Article

Schedule Synthesis for Halide Pipelines through Reuse Analysis

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Abstract

Efficient code generation for image processing applications continues to pose a challenge in a domain where high performance is often necessary to meet real-time constraints. The inherently complex structure found in most image-processing pipelines, the plethora of transformations that can be applied to optimize the performance of an implementation, as well as the interaction of these optimizations with locality, redundant computation and parallelism, can be indentified as the key reasons behind this issue. Recent domain-specific languages (DSL) such as the Halide DSL and compiler attempt to encourage high-level design-space exploration to facilitate the optimization process. We propose a novel optimization strategy that aims to maximize producer-consumer locality by exploiting reuse in image-processing pipelines. We implement our analysis as a tool that can be used alongside the Halide DSL to automatically generate schedules for pipelines implemented in Halide and test it on a variety of benchmarks. Experimental results on three different multi-core architectures show an average performance improvement of 40% over the Halide Auto-Scheduler and 75% over a state-of-the art approach that targets the PolyMage DSL.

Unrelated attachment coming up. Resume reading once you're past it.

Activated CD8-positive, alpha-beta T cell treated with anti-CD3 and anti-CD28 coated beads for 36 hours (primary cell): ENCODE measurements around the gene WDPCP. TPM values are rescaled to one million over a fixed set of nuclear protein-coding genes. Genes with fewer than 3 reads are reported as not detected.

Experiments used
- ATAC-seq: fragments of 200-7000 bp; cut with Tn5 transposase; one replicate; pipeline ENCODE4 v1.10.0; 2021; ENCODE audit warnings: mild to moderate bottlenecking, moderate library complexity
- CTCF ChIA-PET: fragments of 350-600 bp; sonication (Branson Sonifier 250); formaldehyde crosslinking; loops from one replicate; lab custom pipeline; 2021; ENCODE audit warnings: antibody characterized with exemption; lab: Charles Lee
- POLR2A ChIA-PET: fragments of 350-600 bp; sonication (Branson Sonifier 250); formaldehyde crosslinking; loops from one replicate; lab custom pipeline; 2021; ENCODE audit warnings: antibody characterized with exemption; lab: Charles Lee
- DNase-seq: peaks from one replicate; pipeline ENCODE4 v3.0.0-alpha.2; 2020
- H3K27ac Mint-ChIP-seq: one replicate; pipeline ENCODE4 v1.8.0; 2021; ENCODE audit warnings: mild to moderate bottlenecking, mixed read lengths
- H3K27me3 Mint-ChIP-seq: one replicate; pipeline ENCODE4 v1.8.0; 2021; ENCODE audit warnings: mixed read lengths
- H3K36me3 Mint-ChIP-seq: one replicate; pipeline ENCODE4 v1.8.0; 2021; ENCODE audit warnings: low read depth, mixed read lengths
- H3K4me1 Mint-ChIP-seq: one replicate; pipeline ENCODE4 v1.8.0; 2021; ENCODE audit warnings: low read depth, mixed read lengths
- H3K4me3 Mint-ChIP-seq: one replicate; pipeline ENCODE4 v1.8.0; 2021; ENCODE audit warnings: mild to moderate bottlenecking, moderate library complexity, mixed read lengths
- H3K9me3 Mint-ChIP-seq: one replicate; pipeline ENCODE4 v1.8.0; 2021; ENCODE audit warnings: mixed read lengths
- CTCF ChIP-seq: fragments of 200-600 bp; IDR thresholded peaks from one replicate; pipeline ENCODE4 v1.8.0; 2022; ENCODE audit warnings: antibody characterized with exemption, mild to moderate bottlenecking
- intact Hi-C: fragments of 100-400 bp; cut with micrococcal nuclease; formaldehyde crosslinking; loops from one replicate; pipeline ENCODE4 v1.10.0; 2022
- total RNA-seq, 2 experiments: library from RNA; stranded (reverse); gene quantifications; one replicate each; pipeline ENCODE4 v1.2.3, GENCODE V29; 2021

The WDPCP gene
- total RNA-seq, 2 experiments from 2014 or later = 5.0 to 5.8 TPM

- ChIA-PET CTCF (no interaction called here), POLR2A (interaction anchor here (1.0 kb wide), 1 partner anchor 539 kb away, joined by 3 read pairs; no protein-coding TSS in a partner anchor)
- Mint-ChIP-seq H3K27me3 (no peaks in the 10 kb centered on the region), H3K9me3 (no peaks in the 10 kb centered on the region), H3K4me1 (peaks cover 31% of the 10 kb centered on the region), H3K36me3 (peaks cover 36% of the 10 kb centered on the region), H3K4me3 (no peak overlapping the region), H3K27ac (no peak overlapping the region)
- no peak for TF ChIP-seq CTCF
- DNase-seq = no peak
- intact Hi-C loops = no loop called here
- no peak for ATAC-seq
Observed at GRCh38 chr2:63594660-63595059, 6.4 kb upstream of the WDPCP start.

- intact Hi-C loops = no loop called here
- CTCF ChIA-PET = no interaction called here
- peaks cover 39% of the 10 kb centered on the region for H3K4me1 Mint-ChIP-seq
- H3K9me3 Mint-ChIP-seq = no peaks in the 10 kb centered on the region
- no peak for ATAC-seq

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... Adams et al.'s Halide autoscheduler [2] focuses on CPU schedules and its algorithm does not scale to evaluate all the nested parallel tiling options for GPUs. Sioutas et al.'s Halide GPU scheduler [20] only uses block level tiling and does not consider optimizations such as register blocking. Polyhedral compilers also focus on a limited set of scheduling options. ...
... • State of the art results on a suite of real world imaging and machine learning pipelines. We outperform the state of the art GPU autoscheduler [20] with a geomean speedup of 1.21× in One Shot mode, 1.31× in Top 5 mode, and 1.66× with autotuning. Autotuning, we obtain results (0.98×) competitive with what the best human experts were able to achieve in an active effort to beat our automatic results. ...
... In many cases these human schedules substantially improve on the ones found in the Halide repository, which were used as-is by prior work. We also compare to the best existing Halide GPU autoscheduler [20]. We use our technique in 3 different modes of operation, which trade off compile time and the ability to benchmark for quality of results: ...
Preprint
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... To obtain a more representative distribution of models, we filter a large number of networks lacking such operators (lines [15][16]. We return the model only if it passes all the filters (lines [17][18][19][20]. The random ONNX pipelines are then translated into Halide pipelines. ...